Only an estimated 10% of the global population are left-handed, and they face particular challenges in a world largely designed by and for righties.
If you're the parent of a left-handed child, you may therefore have some concerns.
Here are answers to a number of pertinent questions.
The origin of handedness – the tendency to use one hand more naturally than the other to perform activities such as writing or throwing a ball – isn't fully explained.
It's an example of what's known as laterality, which is specialised functioning in each hemisphere of the brain.
The right hemisphere controls the left side of the body, and vice versa.
Several factors probably cause a person's left hand to become the dominant one.
Children with left-handed parents are more likely to be left-handed themselves, which points to a genetic component.
Researchers at Ruhr University Bochum (RUB) in Germany found that handedness is established during formation of the spinal cord.
As early as the 13th week of pregnancy, embryos already show a preference to suck either the right or the left thumb.
Handedness manifests itself early in some children, while in others, it remains unclear for a long time.
You should be attentive to which hand is dominant, but not talk about it in front of the child "so as not to influence their behaviour", advises psychotherapist Johanna Barbara Sattler, who founded Germany's first counselling centre for left-handers in 1985.
The hand a child holds a pencil or spoon with doesn't necessarily mean much, according to Sattler, because "children often unconsciously conform to their right-handed environment".
Some young lefties, without being aware of it, train themselves to be righties so that they don't stand out.
Parents should pay more attention to spontaneous actions, such as which hand the child points to things or scratches their nose with.
And don't put their spoon to the right of their plate at mealtimes, but rather in the middle of their plate so they can spontaneously grab it with their preferred hand.
If you can't determine whether your child is right- or left-handed, Sattler recommends professional testing well before the child starts school.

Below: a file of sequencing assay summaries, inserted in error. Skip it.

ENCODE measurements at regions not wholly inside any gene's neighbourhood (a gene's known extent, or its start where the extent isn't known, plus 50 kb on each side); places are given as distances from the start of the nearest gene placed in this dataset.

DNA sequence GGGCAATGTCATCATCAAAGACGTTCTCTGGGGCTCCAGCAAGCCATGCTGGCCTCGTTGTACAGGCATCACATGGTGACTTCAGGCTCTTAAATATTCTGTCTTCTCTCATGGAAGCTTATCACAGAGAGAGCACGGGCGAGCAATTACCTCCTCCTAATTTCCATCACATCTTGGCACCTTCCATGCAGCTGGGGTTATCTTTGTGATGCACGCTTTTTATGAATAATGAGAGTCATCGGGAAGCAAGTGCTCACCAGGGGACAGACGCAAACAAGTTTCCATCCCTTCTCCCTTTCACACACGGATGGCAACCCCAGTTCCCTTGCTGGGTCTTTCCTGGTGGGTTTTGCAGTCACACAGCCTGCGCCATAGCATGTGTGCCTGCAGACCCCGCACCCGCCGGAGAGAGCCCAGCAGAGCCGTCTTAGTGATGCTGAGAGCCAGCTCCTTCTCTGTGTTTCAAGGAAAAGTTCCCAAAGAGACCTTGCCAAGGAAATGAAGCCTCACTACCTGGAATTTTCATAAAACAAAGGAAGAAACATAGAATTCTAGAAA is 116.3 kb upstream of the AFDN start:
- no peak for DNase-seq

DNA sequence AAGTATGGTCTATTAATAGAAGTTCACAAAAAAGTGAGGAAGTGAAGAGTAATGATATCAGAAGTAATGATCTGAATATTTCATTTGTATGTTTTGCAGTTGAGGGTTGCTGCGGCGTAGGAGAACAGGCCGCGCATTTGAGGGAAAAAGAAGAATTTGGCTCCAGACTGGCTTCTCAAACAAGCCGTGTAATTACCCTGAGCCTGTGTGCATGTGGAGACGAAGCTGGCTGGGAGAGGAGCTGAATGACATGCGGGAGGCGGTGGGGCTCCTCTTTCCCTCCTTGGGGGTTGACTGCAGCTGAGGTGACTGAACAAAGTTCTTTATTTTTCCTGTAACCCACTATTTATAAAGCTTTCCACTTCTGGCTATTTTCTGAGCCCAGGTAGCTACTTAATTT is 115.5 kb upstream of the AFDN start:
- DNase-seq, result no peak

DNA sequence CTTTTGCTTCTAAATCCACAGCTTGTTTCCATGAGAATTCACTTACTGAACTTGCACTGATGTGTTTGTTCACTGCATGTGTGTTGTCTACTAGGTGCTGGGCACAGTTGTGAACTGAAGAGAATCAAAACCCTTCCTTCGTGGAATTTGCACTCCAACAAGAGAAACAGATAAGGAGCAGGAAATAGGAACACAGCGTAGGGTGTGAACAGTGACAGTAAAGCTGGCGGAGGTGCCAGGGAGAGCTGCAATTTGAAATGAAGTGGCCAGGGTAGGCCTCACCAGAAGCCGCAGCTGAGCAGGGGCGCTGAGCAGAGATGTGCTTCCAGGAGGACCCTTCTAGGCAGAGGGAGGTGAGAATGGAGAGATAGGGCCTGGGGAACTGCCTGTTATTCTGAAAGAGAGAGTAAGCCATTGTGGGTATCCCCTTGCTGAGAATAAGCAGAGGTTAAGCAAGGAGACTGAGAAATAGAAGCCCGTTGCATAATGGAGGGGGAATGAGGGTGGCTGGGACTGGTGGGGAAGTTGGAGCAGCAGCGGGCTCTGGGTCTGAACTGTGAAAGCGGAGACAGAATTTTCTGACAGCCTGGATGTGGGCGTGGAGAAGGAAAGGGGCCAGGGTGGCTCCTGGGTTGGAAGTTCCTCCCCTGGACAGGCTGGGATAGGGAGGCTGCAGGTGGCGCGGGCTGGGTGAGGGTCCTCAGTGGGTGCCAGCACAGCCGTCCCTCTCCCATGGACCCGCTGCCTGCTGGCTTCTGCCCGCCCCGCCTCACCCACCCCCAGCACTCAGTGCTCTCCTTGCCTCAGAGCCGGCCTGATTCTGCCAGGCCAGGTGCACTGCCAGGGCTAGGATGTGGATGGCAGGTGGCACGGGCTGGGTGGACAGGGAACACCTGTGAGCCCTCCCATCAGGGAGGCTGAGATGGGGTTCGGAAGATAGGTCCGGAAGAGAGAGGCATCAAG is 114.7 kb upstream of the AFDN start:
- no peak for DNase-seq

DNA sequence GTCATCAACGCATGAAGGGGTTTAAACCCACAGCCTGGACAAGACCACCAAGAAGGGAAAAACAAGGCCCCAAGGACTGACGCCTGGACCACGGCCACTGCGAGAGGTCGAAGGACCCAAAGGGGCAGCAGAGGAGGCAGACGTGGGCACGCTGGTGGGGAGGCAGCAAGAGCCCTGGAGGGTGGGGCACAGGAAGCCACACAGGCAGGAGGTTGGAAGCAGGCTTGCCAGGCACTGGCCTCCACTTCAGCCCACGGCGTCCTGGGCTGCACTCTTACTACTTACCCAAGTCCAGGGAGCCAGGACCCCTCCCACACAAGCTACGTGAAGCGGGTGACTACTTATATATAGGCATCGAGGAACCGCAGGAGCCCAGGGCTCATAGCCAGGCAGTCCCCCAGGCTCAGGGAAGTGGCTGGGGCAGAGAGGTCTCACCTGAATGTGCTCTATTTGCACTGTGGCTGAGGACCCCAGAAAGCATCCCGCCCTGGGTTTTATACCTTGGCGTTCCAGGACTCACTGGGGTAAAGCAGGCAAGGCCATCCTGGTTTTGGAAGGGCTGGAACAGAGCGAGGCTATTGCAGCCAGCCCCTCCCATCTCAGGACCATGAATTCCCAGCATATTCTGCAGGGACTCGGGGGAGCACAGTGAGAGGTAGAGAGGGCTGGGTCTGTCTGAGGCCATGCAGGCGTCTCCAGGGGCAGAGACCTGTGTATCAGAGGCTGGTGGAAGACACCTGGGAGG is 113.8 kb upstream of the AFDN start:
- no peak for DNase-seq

This could save natural lefties the trouble of using right-handed scissors at a craft table.
And writing exercises for left-handed, first-year pupils are easier if they know they've got to tilt the paper to prevent smudging the ink.
The world is geared to righties – kitchen utensils, tools and machines are all designed so that right-handers can operate them easily.
Recessed handles are on the right-hand side, so lefties are either forced to reach over with their dominant hand or use their non-dominant one.
"But you're slower and less dexterous when you can't do things with your dominant hand," says Sattler.
"One brain hemisphere is underchallenged, the other overchallenged."
Many left-handers are unaware that a wide range of implements are now available that meet their special needs, says Heiko Hilscher, managing director of a shop in the German city of Erfurt that caters to lefties.
Products include fountain pens, scissors, knives, tin openers, computer mice and keyboards.
Some useful items are missing though, e.g. cameras with the shutter release on the left.
Yes, on the positive side, lefties have an advantage, and are disproportionately successful, in one-on-one sports such as tennis, table tennis, fencing and boxing, according to scientists at the University of Kassel in Germany.
The reason, they presume, is that most athletes are motorically less accustomed to left-handed opponents.
They also postulate that since European languages are written from left to right, people from these cultural backgrounds perceive stimuli in their left visual field better than in their right.
Consequently, they react more slowly to left-handed attackers, whose lead – or striking – hand is in their right visual field.
In any case, says Sattler, you should throw a ball or swing a racket with the hand that does it best.
You should also kick a ball with your stronger foot, which is your left one if you're left-handed.
Music lessons can be a challenge for left-handers because "musical instruments are designed for right-handers", points out Andrea Arnoldussen, a music teacher who works with left-handed pupils and is left-handed herself.
Even if your hands seem at first glance to be equally involved in playing an instrument, it makes a difference which hand is your dominant one, she says.
When you play the flute, for instance, your right hand not only closes the finger holes, but also stabilises the instrument.
"This is more difficult for left-handers," Arnoldussen says. "They instinctively hold their flute the other way around."
And the melody line in piano music is normally written for the right hand.
For lefties, the left hand would be better suited to this.
There are left-handed models for some musical instruments, including flutes, recorders and guitars.
Stringed instruments played with a bow can be modified by a violin-maker so that the musician's left hand wields the bow and the right hand holds the instrument's neck.
"Especially in the beginning, it's important that music pupils be allowed to try out the way they'd intuitively hold the instrument and feel most comfortable with," Arnoldussen says. – By Eva Dignös/dpa